Back to the Future Shapes with Nev
Through the 80s and 90s shapers often did stints at overseas surf towns. They’d lock down for four weeks at Chiba, or Hossegor, or San Clemente, clock 15 hour days and punch out 300 boards for the local market. Wash the foam dust off with a run up the coast and then return home.
Some shapers still do it, but computer shaping has largely put an end to the shaping junket. Sending digital files to Chiba, or Hossegor, or San Clemente is cheaper and easier than a hands on trip.
Shortly, however, Nev Hyman will embark on just such a shaping stint. He’ll be head down in a shaping bay, crafting 300 boards with his bare hands. The only difference this time around is that there’ll be no travel - he’s shaping them all on the Gold Coast.
Munga Barry, Mysteries of the Deep, Burleigh Heads - photo McLeod, vehicle Nev
There’s some irony in Nev Hyman knuckling down in a shaping bay. Nev, you see, was instrumental in the rise of computer shaping machines. His goal way back then was to end the grunt work shapers had to endure. So why return to the grindstone?
“I just love the craft of making surfboards,” says Nev. “It’s something I’ve really missed.”
Yet the upcoming stint isn’t simple indulgence from the guy that created Firewire and more recently NevHouse. He’ll be shaping a heritage series of sorts; four Nev Future Shapes models from the period 1979 to 1989 belonging to four surfers who helped his label.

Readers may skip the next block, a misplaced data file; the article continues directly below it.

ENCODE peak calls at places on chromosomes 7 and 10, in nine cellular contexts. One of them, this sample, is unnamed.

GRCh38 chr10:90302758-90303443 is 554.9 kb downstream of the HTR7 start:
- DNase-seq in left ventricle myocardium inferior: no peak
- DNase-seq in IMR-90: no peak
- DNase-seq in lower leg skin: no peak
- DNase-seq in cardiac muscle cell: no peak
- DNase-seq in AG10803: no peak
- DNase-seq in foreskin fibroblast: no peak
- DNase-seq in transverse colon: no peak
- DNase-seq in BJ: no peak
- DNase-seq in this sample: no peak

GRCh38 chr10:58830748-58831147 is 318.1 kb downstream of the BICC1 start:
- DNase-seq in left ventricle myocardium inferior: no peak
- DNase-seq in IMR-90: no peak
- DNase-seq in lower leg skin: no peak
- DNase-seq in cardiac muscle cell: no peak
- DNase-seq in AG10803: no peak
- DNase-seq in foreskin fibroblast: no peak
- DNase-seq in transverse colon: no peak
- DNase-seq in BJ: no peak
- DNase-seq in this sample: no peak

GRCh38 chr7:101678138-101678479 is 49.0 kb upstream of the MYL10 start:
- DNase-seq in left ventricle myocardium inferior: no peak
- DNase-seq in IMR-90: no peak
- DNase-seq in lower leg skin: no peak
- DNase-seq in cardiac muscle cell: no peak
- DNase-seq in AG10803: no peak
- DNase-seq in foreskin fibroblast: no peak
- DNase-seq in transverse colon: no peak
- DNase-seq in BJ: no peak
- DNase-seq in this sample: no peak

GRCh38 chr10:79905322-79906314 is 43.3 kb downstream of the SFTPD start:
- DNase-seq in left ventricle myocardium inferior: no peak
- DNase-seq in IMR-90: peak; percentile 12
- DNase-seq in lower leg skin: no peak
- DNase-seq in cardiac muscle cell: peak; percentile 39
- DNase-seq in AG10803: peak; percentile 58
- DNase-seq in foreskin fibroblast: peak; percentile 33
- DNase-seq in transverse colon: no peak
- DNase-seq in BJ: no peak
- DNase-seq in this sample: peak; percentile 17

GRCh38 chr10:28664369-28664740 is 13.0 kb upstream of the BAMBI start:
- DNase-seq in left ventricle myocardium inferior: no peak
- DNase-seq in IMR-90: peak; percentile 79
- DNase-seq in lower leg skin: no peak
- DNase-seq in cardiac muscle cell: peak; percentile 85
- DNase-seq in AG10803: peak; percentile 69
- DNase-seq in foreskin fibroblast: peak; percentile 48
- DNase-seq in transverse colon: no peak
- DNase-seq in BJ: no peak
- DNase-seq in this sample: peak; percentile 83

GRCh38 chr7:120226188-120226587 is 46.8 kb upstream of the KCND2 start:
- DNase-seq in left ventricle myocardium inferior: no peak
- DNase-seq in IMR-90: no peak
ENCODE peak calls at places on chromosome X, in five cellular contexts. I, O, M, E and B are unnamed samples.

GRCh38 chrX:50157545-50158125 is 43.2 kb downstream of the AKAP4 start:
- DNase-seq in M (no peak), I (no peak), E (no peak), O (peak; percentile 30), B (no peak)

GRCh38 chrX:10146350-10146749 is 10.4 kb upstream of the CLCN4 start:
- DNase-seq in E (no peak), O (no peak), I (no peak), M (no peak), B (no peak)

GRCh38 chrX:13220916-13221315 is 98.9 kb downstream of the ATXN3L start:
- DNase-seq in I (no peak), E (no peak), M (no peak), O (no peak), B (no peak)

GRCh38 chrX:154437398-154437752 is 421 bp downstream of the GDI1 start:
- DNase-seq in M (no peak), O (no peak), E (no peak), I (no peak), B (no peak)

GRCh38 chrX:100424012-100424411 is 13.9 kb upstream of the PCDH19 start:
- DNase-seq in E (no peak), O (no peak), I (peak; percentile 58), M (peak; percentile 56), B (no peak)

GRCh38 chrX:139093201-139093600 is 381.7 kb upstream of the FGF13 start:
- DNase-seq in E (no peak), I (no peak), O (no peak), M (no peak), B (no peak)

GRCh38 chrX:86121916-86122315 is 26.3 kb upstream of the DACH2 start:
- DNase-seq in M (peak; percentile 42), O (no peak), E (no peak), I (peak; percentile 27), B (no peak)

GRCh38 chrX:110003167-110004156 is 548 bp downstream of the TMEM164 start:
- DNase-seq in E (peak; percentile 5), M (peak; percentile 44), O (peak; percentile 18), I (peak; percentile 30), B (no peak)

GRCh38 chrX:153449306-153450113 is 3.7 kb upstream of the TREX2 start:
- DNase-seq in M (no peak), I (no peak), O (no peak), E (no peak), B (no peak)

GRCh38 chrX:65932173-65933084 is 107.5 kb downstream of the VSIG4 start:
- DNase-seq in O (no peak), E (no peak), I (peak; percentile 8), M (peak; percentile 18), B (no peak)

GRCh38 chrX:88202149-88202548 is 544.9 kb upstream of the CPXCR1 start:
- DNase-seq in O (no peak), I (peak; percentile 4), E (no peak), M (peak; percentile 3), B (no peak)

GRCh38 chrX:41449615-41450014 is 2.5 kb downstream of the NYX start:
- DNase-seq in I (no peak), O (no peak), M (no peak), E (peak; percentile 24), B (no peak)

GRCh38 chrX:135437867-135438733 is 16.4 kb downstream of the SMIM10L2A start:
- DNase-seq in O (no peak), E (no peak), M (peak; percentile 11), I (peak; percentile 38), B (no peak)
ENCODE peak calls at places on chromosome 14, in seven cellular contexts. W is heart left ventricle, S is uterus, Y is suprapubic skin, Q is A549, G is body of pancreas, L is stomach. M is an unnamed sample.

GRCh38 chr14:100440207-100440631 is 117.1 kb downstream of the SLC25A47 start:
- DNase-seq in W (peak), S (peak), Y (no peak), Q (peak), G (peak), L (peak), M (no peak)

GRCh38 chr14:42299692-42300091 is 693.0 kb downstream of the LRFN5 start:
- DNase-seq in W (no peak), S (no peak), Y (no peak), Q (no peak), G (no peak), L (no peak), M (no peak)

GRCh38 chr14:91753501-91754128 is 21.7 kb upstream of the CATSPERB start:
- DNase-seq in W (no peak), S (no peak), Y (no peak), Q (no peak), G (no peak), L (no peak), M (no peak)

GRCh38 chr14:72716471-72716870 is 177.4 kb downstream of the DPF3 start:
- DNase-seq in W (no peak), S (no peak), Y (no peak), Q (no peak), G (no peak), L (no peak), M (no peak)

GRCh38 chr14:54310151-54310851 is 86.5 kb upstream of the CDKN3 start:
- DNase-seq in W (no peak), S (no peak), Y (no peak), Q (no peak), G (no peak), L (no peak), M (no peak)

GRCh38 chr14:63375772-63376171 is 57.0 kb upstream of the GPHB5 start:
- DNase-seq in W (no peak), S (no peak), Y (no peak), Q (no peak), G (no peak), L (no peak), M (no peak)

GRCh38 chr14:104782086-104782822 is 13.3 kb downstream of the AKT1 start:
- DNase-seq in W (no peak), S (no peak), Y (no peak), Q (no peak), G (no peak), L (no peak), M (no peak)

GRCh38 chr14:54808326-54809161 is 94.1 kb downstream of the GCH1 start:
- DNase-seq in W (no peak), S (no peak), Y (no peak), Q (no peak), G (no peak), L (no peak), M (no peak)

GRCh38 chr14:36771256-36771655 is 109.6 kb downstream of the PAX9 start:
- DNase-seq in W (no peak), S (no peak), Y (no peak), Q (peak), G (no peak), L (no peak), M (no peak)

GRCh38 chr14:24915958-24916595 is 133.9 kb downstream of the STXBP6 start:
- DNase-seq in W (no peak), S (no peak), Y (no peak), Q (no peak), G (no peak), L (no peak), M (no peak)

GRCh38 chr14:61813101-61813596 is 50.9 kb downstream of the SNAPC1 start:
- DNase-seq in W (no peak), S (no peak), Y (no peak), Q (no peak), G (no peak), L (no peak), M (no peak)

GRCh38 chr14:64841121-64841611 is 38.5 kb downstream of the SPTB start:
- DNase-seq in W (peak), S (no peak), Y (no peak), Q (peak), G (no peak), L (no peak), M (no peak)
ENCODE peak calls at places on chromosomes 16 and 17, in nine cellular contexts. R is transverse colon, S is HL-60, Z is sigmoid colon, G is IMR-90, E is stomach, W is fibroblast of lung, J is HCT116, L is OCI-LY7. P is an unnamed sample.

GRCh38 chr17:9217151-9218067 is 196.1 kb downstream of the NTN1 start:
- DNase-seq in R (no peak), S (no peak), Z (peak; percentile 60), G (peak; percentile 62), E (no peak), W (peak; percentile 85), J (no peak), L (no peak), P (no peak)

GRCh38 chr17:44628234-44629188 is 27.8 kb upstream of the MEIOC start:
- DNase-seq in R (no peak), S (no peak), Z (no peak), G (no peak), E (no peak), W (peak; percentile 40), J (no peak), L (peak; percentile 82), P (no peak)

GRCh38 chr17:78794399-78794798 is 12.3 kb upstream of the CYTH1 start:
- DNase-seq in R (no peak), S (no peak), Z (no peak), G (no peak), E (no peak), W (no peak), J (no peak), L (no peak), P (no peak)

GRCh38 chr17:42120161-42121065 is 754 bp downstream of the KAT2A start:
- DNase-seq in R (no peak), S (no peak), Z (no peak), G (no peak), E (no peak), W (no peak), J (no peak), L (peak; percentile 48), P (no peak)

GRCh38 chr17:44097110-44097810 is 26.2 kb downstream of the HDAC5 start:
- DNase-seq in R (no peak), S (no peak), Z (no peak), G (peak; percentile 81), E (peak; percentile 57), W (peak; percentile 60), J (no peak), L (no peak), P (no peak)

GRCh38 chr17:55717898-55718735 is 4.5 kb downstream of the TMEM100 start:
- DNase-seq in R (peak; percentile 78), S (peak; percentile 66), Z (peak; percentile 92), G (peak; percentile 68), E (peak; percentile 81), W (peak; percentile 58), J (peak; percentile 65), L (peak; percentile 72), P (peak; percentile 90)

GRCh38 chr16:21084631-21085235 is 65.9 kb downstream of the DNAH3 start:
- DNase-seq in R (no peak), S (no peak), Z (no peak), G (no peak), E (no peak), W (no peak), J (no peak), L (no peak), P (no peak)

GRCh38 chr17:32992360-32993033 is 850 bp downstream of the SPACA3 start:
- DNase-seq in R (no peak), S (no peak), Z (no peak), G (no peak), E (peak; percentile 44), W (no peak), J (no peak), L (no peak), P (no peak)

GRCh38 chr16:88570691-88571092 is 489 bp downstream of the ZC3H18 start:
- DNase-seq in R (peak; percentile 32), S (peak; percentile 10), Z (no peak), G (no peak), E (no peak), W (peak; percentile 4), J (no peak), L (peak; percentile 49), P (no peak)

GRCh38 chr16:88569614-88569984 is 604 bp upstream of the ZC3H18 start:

Each board will be totally handshaped using the exact same tools Nev had in the 80s. They’ll also be PU. “Another little bit of irony,” laughs Nev, who built Firewire as an eco alternative to PU/PE boards. Each board will be signed and numbered, they’ll have the old logos and they’ll also be sprayed and polished just as the originals would have been.
“There’ll be a Munga model, and Sunny Garcia, Christian Fletcher, and Peter Drouyn models - the latter being a twin wing swallow. Peter helped me in a very special way back in the early days,” says Nev.
Sunny Garcia aboard Nev Future Shapes
Nev admit that he’s going to charge a “good amount” for these boards, yet all the royalties will go to the surfers.
“Those four helped me launch my career,” explains Nev. “Each of them in their own way. There were many others of course, but those guys in particular.”
“And,” Nev continues, “don’t get me started, but they rode for Billabong and they got nothing in the float. That’s all I’m gonna say...”
What Nev will say is the boards are going to be a blast to ride. “With a flat deck and low rocker anyone can have fun on 80s boards. Younger guys can get an idea of what was happening then, older guys can feel all the volume again.”
Right now Nev is building the shaping bay, and he’s stretching the old shoulders in preparation for another tour of duty - a slightly different one to any he’s done in the past. Meanwhile, his son Jayden is building the website and getting the word out via Instagram, though they're still a few weeks from releasing the specifics.
I put it to Nev that this reminiscing is at odds with the tagline he sometimes used on his boards: Neva Look Back.
"Yeah, but you have to remember the other one I used," says Nev with a laugh. "Never say never."